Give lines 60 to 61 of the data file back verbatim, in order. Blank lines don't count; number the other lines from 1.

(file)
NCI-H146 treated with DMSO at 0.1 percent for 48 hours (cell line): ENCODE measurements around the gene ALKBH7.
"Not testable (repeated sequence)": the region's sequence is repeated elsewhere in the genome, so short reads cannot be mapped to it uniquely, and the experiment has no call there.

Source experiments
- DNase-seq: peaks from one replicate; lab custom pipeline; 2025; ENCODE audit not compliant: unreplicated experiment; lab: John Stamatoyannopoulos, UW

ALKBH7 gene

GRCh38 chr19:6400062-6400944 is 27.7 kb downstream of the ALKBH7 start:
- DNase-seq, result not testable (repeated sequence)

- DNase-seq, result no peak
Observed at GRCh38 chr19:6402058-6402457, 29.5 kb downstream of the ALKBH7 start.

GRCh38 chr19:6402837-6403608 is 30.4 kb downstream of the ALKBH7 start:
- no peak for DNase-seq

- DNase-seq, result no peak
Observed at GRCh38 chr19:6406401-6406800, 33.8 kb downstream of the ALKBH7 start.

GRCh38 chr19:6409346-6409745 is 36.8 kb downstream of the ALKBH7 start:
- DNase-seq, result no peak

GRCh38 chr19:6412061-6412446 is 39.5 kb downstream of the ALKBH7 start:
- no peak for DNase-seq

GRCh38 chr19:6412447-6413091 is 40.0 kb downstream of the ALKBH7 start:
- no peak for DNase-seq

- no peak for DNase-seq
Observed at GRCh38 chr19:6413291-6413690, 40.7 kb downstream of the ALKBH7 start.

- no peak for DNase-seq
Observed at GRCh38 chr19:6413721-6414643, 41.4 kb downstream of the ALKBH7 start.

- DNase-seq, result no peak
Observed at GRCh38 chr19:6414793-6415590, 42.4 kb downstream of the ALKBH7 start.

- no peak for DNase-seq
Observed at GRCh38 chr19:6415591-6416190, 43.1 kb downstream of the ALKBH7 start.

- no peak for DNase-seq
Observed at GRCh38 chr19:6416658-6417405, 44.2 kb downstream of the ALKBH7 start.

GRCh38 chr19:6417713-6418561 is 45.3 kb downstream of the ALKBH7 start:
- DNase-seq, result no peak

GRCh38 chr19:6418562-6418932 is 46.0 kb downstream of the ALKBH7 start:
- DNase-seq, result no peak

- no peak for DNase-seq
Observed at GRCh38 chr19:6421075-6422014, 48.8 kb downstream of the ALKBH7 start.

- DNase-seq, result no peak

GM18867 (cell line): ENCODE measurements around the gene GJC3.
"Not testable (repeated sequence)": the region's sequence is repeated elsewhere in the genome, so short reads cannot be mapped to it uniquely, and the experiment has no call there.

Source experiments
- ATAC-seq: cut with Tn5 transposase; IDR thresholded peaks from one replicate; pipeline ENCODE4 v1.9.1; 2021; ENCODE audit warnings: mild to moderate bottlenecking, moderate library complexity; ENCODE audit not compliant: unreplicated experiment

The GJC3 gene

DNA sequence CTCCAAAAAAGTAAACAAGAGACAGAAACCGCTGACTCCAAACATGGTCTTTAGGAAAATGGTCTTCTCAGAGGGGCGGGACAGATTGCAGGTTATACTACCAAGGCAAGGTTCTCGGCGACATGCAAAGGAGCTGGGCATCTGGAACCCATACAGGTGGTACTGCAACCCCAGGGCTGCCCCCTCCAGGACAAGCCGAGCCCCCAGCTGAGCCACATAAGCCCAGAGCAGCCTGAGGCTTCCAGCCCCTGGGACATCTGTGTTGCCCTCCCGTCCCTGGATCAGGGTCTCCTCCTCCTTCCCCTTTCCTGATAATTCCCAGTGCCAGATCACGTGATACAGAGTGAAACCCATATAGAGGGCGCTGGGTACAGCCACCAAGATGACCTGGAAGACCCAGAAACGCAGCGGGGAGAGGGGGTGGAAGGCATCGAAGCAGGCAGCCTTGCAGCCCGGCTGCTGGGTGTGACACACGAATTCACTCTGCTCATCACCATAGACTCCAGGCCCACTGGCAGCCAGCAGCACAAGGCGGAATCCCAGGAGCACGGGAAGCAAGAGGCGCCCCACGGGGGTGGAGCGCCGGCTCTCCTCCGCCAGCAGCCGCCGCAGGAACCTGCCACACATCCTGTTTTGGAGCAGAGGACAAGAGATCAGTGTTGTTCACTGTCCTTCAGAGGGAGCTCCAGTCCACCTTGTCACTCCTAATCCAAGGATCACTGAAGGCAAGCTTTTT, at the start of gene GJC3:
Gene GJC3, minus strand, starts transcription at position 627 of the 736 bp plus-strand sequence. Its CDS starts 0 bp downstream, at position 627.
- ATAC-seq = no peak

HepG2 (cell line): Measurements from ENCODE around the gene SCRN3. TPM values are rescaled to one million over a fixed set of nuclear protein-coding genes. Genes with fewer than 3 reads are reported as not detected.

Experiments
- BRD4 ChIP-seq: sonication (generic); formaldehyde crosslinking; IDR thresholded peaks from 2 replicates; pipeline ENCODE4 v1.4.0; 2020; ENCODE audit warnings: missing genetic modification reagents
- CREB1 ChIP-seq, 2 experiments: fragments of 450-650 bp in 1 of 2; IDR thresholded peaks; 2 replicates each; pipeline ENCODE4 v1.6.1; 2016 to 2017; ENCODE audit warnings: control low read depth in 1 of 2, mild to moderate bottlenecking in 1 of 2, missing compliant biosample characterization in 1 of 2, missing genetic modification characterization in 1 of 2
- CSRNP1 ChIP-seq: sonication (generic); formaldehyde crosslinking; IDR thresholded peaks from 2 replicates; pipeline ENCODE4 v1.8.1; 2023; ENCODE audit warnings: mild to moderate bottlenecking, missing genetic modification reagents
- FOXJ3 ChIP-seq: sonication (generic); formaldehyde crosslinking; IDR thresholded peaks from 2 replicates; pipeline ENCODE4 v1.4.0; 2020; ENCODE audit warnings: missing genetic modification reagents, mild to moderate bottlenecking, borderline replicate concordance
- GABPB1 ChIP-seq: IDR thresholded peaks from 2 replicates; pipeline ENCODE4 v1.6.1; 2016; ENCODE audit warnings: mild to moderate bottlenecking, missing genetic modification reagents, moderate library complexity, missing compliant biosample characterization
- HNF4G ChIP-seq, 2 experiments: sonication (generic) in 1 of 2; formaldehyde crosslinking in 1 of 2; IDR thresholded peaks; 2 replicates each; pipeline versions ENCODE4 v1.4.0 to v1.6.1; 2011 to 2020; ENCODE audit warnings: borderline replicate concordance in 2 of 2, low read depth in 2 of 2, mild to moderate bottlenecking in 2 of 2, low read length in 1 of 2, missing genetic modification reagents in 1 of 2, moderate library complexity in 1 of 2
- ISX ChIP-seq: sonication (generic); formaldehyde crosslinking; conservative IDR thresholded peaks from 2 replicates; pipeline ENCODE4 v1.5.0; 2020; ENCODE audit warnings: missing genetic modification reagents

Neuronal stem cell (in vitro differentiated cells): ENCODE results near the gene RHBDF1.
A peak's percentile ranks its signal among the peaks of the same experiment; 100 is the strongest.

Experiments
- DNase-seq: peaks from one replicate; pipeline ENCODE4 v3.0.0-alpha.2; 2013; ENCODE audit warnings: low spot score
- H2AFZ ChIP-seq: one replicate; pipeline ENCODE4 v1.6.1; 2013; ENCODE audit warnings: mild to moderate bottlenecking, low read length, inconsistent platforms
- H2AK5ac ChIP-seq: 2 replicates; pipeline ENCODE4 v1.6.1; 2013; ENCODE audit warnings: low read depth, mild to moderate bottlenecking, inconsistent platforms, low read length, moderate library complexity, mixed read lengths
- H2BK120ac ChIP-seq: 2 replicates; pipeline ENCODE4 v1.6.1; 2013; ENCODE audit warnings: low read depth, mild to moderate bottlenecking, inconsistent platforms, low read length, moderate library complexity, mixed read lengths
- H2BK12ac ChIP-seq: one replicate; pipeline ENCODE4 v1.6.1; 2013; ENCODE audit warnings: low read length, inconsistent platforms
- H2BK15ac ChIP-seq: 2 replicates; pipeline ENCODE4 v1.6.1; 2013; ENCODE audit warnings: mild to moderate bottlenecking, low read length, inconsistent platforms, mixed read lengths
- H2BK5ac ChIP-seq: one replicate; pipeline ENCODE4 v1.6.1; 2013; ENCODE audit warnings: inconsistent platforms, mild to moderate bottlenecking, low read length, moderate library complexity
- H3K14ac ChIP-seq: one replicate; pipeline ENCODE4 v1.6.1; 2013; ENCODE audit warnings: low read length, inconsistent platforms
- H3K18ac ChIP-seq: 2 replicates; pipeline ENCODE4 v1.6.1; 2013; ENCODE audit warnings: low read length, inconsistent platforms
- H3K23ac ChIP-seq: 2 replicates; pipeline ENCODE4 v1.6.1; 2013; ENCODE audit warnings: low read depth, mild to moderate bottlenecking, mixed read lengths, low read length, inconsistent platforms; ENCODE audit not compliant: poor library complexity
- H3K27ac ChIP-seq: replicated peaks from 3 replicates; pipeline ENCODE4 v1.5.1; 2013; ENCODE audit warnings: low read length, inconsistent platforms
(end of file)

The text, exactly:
- H2BK120ac ChIP-seq: 2 replicates; pipeline ENCODE4 v1.6.1; 2013; ENCODE audit warnings: low read depth, mild to moderate bottlenecking, inconsistent platforms, low read length, moderate library complexity, mixed read lengths
- H2BK12ac ChIP-seq: one replicate; pipeline ENCODE4 v1.6.1; 2013; ENCODE audit warnings: low read length, inconsistent platforms